Doctors sound the alarm: concern for Queen Elizabeth II - family travels to Balmoral

Queen Elizabeth II's health has not been the best for quite some time.

Doctors sound the alarm: concern for Queen Elizabeth II - family travels to Balmoral

Queen Elizabeth II's health has not been the best for quite some time. Now, however, even the new British Prime Minister, Liz Truss, is declaring that "the whole country" is "deeply concerned". Doctors have been monitoring the 96-year-old monarch since morning. The family travels to her in Scotland.

Britain Concerned for the Queen: Her doctors are "concerned" about Queen Elizabeth II's health, Buckingham Palace said. "Following a further assessment this morning, the Queen's doctors are concerned about Her Majesty's health and have recommended that she remains under medical observation," it said. However, the Queen feels comfortable and is staying at her country estate, Balmoral Castle, it said.

It is said that the Queen's relatives have been informed. Crown Prince Charles and his son Prince William are on their way to Balmoral Castle in Scotland, where the Queen is currently staying. Charles will be accompanied by his wife, Duchess Camilla, the palace confirmed. Prince Harry and his wife are also going to the Queen in Scotland, it was said.

British Prime Minister Liz Truss said the whole country was "deeply concerned" by the news from the Queen. "My thoughts - and the thoughts of everyone in the UK - are now with Her Majesty The Queen and her family," Truss wrote on Twitter.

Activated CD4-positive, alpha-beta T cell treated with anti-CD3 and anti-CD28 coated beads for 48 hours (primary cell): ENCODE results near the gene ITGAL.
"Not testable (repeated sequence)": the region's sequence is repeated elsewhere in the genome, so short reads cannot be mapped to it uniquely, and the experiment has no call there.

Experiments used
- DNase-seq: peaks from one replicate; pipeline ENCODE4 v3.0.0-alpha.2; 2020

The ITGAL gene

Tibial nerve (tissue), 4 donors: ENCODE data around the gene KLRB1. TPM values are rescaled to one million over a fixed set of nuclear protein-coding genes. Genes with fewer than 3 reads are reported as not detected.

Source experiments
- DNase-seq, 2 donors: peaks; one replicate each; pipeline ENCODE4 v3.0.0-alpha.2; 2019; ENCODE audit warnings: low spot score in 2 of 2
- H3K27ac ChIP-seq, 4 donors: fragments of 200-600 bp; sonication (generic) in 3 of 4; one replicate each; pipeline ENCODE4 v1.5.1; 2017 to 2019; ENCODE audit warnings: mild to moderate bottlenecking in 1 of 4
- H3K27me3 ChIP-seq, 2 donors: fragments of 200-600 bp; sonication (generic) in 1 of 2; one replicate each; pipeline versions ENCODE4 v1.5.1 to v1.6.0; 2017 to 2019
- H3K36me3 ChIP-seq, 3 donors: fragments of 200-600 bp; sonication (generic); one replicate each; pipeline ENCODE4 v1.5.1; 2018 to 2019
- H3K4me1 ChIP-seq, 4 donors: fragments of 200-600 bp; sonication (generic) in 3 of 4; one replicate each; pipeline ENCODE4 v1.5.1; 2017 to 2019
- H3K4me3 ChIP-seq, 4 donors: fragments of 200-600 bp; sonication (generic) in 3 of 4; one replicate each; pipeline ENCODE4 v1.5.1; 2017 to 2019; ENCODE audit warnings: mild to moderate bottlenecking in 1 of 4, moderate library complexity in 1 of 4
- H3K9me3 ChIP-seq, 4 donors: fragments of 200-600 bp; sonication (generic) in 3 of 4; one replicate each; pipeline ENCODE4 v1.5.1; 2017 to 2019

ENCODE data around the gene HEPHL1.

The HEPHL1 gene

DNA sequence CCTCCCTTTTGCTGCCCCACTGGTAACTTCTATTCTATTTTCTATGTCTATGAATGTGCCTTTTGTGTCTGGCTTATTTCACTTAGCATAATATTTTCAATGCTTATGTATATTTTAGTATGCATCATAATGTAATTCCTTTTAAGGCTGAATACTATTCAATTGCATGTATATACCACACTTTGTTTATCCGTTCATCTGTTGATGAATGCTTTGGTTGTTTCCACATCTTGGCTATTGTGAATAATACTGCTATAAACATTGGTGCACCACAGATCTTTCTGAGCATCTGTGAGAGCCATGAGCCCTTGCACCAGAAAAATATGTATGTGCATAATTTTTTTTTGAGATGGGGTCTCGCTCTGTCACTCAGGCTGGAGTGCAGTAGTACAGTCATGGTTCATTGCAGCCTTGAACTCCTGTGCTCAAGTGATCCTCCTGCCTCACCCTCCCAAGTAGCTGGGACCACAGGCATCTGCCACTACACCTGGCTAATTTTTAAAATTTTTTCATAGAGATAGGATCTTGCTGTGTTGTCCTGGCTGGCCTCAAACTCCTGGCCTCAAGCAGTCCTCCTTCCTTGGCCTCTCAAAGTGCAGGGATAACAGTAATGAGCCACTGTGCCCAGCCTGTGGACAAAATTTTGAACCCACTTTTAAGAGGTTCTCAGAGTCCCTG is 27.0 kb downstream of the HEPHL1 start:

House of Commons Speaker Lindsay Hoyle said: "We send our best wishes to Her Majesty The Queen, she and the Royal Family are in our thoughts and prayers at this moment."

The day before, the 96-year-old had canceled a meeting of her Privy Council advisory board on the advice of her doctors. "After a busy day yesterday, Her Majesty accepted the advice of her doctors to rest this afternoon," a palace spokesman said.

On Tuesday, the Queen accepted the resignation of the previous Prime Minister Boris Johnson and appointed his successor Liz Truss – contrary to tradition, not in Buckingham Palace, but at Balmoral Castle, which she did not want to leave for the ceremony for health reasons. She'd smiled bravely, as always, when she'd met Truss. Nevertheless, she appeared frighteningly gaunt and fragile. Leaning on a cane, she extended her delicate hand to the conservative politician.

Elizabeth II has been suffering from health problems for a long time and has greatly reduced the number of her public appearances. In the past year, she has been represented more and more often by her son Prince Charles. He replaced her for the first time at the opening of Parliament in May and read out the government's program for the coming session in her place.

During the four-day celebrations in June for her 70th jubilee, the Queen only showed her tens of thousands of followers twice briefly on the balcony of Buckingham Palace. In all public appearances, however, she was always smiling and in a good mood.

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